Posted by Rampant Coyote on February 23, 2012
A friend asked the other night about combat encounter difficulty in RPGs – is it better to have the challenge be consistent, or variable? I answered pretty firmly in favor of the latter. I think most people who suffered through the automatic level-scaling in The Elder Scrolls IV: Oblivion would probably agree. But here’s why.
First of all – consistent, linearly-increasing difficulty level in video games is generally recognized as a Bad Thing. It’s predictable, tedious, and causes player fatigue. It’s far more entertaining to have hills and valleys along a generally increasing difficulty level slope. Naturally, the peaks of the hills will often represent boss encounters or other significant events, while the lowest dips will generally follow immediately after as the player is given a ‘breather’ after a major challenge. But a little unpredictability in the pattern helps keep things interesting.
In RPGs, another consideration is anchoring the player in their level progression. The frustration in Oblivion – as well as many other RPGs, though it is less blatant in many other games – is that the reward for level progression is increasing difficulty of encounters, which actually results in the player feeling less powerful relative to his opponents as he theoretically “levels up.” Easier combats – particularly those similar to the more “challenging” combats encountered much earlier in the game – reveal how much the player characters have progressed in ability.
One problem with the modern trend of eliminating almost all resource management in mainstream RPGs is that weaker encounters become meaningless. I first saw this in a dice-and-paper RPG years ago, when playing Fantasy Hero. The Game Master decided to try and provide one of those “anchoring” experiences I just mentioned, and had our group fight some ogres – a creature type that hadn’t challenged us in a very long time. Due to the nature of the system, not only was the fight boring, but it was pretty meaningless (and the GM never tried it again), as our party was fully ‘healed up’ and refreshed for our next encounter. So we never again encountered anything that didn’t offer at least a moderate risk to our survival.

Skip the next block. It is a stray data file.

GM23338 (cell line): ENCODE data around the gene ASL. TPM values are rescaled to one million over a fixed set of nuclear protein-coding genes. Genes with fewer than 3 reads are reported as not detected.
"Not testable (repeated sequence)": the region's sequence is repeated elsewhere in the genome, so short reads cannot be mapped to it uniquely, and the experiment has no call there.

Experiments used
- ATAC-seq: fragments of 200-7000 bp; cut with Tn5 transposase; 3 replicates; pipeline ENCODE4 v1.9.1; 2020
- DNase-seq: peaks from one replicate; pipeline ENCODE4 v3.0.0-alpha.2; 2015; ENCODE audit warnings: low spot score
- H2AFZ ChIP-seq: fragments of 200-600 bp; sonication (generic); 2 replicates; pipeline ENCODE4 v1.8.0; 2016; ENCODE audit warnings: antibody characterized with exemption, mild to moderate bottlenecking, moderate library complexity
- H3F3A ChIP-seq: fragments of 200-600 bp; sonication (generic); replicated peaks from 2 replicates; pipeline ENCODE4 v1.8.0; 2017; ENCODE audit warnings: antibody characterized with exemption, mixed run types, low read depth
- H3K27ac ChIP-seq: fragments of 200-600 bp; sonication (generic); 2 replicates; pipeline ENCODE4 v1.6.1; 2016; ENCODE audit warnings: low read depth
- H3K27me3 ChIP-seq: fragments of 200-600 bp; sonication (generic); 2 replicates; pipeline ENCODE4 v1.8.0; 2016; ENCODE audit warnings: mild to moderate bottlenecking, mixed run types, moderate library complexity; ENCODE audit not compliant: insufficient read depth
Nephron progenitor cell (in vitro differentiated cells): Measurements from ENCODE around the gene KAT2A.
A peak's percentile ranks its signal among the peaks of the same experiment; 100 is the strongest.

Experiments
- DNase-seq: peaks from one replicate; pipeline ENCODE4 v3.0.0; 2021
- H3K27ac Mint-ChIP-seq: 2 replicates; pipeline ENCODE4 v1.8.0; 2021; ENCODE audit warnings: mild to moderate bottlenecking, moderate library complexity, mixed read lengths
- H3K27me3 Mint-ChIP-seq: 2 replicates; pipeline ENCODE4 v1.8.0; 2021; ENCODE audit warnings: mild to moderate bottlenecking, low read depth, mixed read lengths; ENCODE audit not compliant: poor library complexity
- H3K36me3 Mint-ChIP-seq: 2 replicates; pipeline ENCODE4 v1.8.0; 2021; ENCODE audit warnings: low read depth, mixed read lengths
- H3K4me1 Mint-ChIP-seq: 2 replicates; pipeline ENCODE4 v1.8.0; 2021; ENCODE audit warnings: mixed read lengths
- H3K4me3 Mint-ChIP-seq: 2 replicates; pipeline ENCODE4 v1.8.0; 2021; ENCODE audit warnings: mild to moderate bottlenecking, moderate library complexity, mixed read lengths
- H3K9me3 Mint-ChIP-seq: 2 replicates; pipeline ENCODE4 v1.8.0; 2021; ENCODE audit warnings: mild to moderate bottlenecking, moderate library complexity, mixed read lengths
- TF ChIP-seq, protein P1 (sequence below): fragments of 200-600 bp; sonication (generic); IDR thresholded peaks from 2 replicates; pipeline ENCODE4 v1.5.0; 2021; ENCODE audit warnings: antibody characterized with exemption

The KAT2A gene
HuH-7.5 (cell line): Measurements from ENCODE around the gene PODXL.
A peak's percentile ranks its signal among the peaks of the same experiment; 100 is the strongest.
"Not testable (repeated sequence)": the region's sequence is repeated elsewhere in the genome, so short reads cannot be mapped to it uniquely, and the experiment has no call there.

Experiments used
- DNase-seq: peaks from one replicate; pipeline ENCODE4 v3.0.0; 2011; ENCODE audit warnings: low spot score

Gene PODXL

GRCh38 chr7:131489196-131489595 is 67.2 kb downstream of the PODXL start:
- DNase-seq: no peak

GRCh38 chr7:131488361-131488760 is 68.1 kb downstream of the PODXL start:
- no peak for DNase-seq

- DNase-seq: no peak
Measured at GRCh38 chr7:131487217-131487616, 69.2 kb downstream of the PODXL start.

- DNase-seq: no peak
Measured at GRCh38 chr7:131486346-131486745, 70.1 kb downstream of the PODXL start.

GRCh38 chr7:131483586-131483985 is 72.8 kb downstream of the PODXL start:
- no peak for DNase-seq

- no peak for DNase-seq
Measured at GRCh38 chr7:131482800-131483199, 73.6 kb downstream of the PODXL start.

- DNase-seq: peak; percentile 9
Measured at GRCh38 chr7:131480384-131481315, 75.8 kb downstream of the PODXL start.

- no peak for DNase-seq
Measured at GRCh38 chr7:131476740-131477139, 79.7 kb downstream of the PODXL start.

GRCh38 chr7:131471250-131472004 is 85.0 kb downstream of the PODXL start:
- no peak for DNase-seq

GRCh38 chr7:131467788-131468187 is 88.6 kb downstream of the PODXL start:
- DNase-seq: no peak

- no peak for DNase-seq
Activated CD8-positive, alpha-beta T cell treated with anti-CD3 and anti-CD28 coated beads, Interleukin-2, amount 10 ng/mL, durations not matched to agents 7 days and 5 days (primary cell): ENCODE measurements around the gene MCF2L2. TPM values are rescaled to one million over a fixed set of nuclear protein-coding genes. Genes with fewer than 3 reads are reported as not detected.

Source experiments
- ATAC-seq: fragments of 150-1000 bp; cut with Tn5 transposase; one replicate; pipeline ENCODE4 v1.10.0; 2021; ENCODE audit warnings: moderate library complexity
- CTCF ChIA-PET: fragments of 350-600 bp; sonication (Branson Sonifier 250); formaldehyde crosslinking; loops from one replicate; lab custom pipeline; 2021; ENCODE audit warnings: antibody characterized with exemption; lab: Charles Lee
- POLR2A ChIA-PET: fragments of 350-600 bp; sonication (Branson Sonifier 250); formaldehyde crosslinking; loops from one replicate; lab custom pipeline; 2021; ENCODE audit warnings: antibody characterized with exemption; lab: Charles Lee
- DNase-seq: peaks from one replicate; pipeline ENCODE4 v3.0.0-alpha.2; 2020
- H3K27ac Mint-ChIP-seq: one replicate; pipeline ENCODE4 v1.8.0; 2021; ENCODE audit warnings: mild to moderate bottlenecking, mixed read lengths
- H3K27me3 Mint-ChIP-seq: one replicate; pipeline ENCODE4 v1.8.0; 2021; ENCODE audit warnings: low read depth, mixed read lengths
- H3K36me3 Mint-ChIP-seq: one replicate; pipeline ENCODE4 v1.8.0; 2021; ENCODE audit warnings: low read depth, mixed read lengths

That is exactly the problem with games like Dragon Age where the party heals up fully almost immediately after every fight. And thus designers fall back on things like overusing things like “waves” of enemies to inhibit resource restoration while re-using less challenging foes.
In D&D, hit points and magic spells refresh slowly, which means a less challenging encounter still impacts the overall game. Sure, a dozen goblins may carry no significant risk to a party of 6th level characters, but any hit points lost or spells expended in the battle won’t be there for the next one – which may be a lot more dangerous. In this way, even the “easy” battles require significant choices to balance risk and reward. For all its weaknesses as a system, D&D still got the basics right.
Likewise, throwing in a more challenging encounter other than the conventional “gatekeeper” encounters can help keep things fresh and interesting in an RPG. It can encourage the player to adapt and use less “brute force” tactics. Or encourage him to finally put those one-shot magic items he’s been hording to good use. Or he may exercise some freedom of choice and skip the encounter, possibly coming back to it later in the game after he has progressed a little bit further (thus providing another ‘anchor.’) It keeps things interesting.
One final, tangential word: Even as combat difficulty should be varied as it scales, combat style (for lack of a better word right now) should also be varied. Even at early levels, the player should face combat encounters that require different approaches. Enemies should vary far more than just having more hit points and do more damage with their claws and bite attacks. Encounters should vary the “best” approach, including types of attacks, types of defenses, tactical positioning, use of items, use of the environment. There can even be encounters which are best fought by not fighting at all, but luring the enemy into a trap.
Variety is the spice of life, and it is definitely the spice of any RPG.
(Image above is from the 1E AD&D Monster Manual. (c) 1979 TSR. Good ol’ David Trampier art…)
Filed Under: Design - Comments: 4 Comments to Read